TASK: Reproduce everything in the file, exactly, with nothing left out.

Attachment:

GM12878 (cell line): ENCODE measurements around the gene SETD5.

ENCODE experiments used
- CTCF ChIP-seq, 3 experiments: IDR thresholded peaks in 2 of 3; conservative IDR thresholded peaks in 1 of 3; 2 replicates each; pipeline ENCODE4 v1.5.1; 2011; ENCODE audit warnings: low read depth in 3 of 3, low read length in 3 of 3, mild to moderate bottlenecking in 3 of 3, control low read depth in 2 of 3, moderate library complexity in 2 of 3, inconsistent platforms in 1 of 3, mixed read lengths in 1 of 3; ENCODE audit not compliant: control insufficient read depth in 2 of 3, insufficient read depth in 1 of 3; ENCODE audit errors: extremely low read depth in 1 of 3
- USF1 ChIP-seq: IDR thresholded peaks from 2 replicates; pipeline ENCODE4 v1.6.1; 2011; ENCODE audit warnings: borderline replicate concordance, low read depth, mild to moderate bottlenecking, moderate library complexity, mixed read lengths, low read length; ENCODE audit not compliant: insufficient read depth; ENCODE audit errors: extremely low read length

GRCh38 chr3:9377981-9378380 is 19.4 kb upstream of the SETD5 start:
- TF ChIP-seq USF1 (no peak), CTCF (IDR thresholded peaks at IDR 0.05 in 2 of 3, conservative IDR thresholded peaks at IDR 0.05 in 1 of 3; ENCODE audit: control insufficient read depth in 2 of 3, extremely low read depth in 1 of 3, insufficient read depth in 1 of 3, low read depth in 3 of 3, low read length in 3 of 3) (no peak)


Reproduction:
GM12878 (cell line): ENCODE measurements around the gene SETD5.

ENCODE experiments used
- CTCF ChIP-seq, 3 experiments: IDR thresholded peaks in 2 of 3; conservative IDR thresholded peaks in 1 of 3; 2 replicates each; pipeline ENCODE4 v1.5.1; 2011; ENCODE audit warnings: low read depth in 3 of 3, low read length in 3 of 3, mild to moderate bottlenecking in 3 of 3, control low read depth in 2 of 3, moderate library complexity in 2 of 3, inconsistent platforms in 1 of 3, mixed read lengths in 1 of 3; ENCODE audit not compliant: control insufficient read depth in 2 of 3, insufficient read depth in 1 of 3; ENCODE audit errors: extremely low read depth in 1 of 3
- USF1 ChIP-seq: IDR thresholded peaks from 2 replicates; pipeline ENCODE4 v1.6.1; 2011; ENCODE audit warnings: borderline replicate concordance, low read depth, mild to moderate bottlenecking, moderate library complexity, mixed read lengths, low read length; ENCODE audit not compliant: insufficient read depth; ENCODE audit errors: extremely low read length

GRCh38 chr3:9377981-9378380 is 19.4 kb upstream of the SETD5 start:
- TF ChIP-seq USF1 (no peak), CTCF (IDR thresholded peaks at IDR 0.05 in 2 of 3, conservative IDR thresholded peaks at IDR 0.05 in 1 of 3; ENCODE audit: control insufficient read depth in 2 of 3, extremely low read depth in 1 of 3, insufficient read depth in 1 of 3, low read depth in 3 of 3, low read length in 3 of 3) (no peak)